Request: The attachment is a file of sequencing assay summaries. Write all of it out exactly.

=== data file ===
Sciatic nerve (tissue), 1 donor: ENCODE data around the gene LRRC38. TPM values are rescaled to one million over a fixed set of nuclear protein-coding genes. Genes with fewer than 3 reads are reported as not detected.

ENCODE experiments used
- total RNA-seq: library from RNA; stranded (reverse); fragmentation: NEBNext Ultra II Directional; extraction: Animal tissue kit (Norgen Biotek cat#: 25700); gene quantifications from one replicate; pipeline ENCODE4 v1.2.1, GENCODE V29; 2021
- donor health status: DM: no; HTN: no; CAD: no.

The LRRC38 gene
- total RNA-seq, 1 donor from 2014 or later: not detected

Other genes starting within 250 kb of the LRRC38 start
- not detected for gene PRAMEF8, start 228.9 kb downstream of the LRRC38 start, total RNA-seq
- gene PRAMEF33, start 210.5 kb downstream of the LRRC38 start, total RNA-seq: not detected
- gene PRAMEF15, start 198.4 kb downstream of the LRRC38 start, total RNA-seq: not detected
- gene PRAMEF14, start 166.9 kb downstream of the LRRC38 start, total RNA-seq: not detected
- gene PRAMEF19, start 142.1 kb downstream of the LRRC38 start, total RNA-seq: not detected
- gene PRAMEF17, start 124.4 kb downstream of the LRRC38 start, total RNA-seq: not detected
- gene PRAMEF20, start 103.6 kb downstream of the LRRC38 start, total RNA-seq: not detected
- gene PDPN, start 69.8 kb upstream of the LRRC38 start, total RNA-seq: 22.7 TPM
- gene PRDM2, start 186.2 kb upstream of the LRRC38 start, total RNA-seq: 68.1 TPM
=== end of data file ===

Sciatic nerve (tissue), 1 donor: ENCODE data around the gene LRRC38. TPM values are rescaled to one million over a fixed set of nuclear protein-coding genes. Genes with fewer than 3 reads are reported as not detected.

ENCODE experiments used
- total RNA-seq: library from RNA; stranded (reverse); fragmentation: NEBNext Ultra II Directional; extraction: Animal tissue kit (Norgen Biotek cat#: 25700); gene quantifications from one replicate; pipeline ENCODE4 v1.2.1, GENCODE V29; 2021
- donor health status: DM: no; HTN: no; CAD: no.

The LRRC38 gene
- total RNA-seq, 1 donor from 2014 or later: not detected

Other genes starting within 250 kb of the LRRC38 start
- not detected for gene PRAMEF8, start 228.9 kb downstream of the LRRC38 start, total RNA-seq
- gene PRAMEF33, start 210.5 kb downstream of the LRRC38 start, total RNA-seq: not detected
- gene PRAMEF15, start 198.4 kb downstream of the LRRC38 start, total RNA-seq: not detected
- gene PRAMEF14, start 166.9 kb downstream of the LRRC38 start, total RNA-seq: not detected
- gene PRAMEF19, start 142.1 kb downstream of the LRRC38 start, total RNA-seq: not detected
- gene PRAMEF17, start 124.4 kb downstream of the LRRC38 start, total RNA-seq: not detected
- gene PRAMEF20, start 103.6 kb downstream of the LRRC38 start, total RNA-seq: not detected
- gene PDPN, start 69.8 kb upstream of the LRRC38 start, total RNA-seq: 22.7 TPM
- gene PRDM2, start 186.2 kb upstream of the LRRC38 start, total RNA-seq: 68.1 TPM